The Wrong Way To Publish Teacher Prep Value-Added Scores
As discussed in a prior post, the research on applying value-added to teacher prep programs is pretty much still in its infancy. Even just a couple of years of would go a long way toward at least partially addressing the many open questions in this area (including, by the way, the evidence suggesting that differences between programs may not be meaningfully large).
Nevertheless, a few states have decided to plow ahead and begin publishing value-added estimates for their teacher preparation programs. Tennessee, which seems to enjoy being first -- their Race to the Top program is, a little ridiculously, called “First to the Top” -- was ahead of the pack. They have once again published ratings for the few dozen teacher preparation programs that operate within the state. As mentioned in my post, if states are going to do this (and, as I said, my personal opinion is that it would be best to wait), it is absolutely essential that the data be presented along with thorough explanations of how to interpret and use them.
Tennessee fails to meet this standard.
For example, one of the big issues is separating selection (who applies and gets accepted to programs) from actual program effects (how well the candidates are trained once they get there). That is, a given program’s graduates may have relatively high value-added scores, but that doesn’t necessarily mean that the program they attended was the reason for the high scores. It may be that certain programs, by virtue of their location (or, perhaps, reputation), simply attract better candidates.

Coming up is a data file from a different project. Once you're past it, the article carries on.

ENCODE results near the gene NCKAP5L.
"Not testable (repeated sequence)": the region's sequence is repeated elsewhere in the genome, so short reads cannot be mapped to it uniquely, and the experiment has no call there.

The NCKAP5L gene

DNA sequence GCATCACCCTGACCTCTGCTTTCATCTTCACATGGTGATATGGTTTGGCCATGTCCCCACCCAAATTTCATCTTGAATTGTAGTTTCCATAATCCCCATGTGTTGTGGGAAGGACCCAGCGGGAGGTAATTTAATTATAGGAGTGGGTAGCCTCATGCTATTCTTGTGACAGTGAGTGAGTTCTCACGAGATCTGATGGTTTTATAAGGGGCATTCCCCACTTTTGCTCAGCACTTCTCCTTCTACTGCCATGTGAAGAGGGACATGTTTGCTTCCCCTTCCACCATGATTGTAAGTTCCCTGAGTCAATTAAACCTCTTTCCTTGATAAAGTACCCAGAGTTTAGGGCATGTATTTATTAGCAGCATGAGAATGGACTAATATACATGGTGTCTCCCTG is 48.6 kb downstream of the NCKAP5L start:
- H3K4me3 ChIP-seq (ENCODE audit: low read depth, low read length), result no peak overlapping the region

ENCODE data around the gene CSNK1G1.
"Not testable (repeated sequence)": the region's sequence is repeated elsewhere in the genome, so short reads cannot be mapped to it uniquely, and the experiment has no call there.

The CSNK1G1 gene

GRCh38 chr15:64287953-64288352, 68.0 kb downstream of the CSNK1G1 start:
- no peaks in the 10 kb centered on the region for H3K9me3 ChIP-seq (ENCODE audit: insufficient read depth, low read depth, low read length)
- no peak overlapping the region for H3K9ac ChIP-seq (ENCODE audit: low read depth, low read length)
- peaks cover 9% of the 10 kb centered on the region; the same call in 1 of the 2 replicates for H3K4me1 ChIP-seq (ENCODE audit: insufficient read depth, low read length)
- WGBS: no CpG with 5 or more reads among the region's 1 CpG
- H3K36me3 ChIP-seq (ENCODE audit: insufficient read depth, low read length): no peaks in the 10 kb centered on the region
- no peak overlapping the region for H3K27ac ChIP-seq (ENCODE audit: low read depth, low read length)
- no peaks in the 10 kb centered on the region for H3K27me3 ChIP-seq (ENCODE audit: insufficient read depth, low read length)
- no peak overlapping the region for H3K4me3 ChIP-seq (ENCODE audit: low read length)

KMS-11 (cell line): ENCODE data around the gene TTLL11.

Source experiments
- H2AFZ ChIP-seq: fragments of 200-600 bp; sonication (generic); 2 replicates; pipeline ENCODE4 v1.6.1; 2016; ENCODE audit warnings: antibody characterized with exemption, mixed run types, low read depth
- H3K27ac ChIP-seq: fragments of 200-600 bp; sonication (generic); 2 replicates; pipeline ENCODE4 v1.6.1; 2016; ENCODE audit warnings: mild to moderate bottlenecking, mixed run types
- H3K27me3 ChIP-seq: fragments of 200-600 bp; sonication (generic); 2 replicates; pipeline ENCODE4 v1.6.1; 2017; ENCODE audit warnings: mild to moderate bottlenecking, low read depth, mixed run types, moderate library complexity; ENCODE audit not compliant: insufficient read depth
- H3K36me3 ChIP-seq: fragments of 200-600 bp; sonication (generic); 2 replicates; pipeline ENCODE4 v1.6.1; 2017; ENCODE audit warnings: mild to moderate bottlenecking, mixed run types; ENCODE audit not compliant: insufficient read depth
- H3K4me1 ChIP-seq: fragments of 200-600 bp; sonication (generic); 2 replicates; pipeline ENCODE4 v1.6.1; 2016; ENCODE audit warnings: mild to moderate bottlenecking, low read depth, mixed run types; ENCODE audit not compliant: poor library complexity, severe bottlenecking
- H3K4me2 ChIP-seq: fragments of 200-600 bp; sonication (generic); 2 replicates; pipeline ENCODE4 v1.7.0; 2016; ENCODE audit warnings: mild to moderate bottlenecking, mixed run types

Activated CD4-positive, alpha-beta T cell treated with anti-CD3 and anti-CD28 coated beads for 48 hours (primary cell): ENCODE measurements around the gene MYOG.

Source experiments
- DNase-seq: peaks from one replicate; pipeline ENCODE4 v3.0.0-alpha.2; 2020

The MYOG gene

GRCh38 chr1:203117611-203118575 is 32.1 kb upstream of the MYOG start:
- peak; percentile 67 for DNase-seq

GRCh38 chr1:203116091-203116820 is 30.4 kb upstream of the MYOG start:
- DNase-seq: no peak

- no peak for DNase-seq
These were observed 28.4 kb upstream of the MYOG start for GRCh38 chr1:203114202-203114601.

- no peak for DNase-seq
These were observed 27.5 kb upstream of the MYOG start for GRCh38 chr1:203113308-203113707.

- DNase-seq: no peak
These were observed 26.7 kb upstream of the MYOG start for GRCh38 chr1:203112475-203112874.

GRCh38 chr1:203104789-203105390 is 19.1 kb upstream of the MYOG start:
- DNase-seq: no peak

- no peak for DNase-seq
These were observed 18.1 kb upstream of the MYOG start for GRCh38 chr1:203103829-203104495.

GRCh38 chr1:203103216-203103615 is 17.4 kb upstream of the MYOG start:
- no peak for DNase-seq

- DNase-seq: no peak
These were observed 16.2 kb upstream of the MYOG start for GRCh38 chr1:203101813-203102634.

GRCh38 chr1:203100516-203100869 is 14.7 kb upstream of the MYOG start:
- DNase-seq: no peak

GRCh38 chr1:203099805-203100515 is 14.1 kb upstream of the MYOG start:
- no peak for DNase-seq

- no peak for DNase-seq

(Similarly, there may be some bias in the estimates stemming from where candidates find jobs.)
In the section called “Limitations of the Data," the state provides only two: A note that the ratings are based entirely on program graduates in tested grades and subjects; and a promise that the state will soon be expanding the rankings to include more outcomes, including classroom observations and other components of the state’s teacher evaluation system (which, by the way, could plausibly suffer from the same limitations as the value-added estimates).
Look, it may seem like I’m making a big deal out of nothing here, but to me, the bottom line is that Tennessee (and other states) have knowingly jumped into these teacher prep value-added waters, presumably based on their belief that the data provide at least some valuable information about teacher preparation programs. But, to the degree that’s true, guidance regarding interpretation and use is that much more important, particularly for certain uses, such as the public, future teachers choosing a program and schools looking to the ratings to copy/avoid practices among high/low rated programs.
Tennessee's apparent failure to provide such guidance strikes me as an inexplicable lack of due diligence.
- Matt Di Carlo